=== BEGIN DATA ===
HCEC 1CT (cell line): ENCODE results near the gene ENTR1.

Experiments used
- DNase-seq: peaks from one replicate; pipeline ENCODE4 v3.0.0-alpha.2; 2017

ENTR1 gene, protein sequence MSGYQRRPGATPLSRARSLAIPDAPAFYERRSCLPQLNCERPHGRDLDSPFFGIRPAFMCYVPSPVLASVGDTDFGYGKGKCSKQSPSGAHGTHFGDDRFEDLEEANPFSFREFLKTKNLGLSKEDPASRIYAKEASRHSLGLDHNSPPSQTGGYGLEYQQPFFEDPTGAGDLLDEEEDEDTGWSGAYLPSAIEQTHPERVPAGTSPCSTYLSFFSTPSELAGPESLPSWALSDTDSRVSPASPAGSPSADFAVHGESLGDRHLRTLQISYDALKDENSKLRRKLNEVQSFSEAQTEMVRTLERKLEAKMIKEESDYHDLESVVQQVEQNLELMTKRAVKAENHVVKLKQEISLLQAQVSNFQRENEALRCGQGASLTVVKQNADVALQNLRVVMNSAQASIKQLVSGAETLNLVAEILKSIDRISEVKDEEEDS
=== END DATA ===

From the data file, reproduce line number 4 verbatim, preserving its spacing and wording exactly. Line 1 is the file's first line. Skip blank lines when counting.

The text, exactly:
ENTR1 gene, protein sequence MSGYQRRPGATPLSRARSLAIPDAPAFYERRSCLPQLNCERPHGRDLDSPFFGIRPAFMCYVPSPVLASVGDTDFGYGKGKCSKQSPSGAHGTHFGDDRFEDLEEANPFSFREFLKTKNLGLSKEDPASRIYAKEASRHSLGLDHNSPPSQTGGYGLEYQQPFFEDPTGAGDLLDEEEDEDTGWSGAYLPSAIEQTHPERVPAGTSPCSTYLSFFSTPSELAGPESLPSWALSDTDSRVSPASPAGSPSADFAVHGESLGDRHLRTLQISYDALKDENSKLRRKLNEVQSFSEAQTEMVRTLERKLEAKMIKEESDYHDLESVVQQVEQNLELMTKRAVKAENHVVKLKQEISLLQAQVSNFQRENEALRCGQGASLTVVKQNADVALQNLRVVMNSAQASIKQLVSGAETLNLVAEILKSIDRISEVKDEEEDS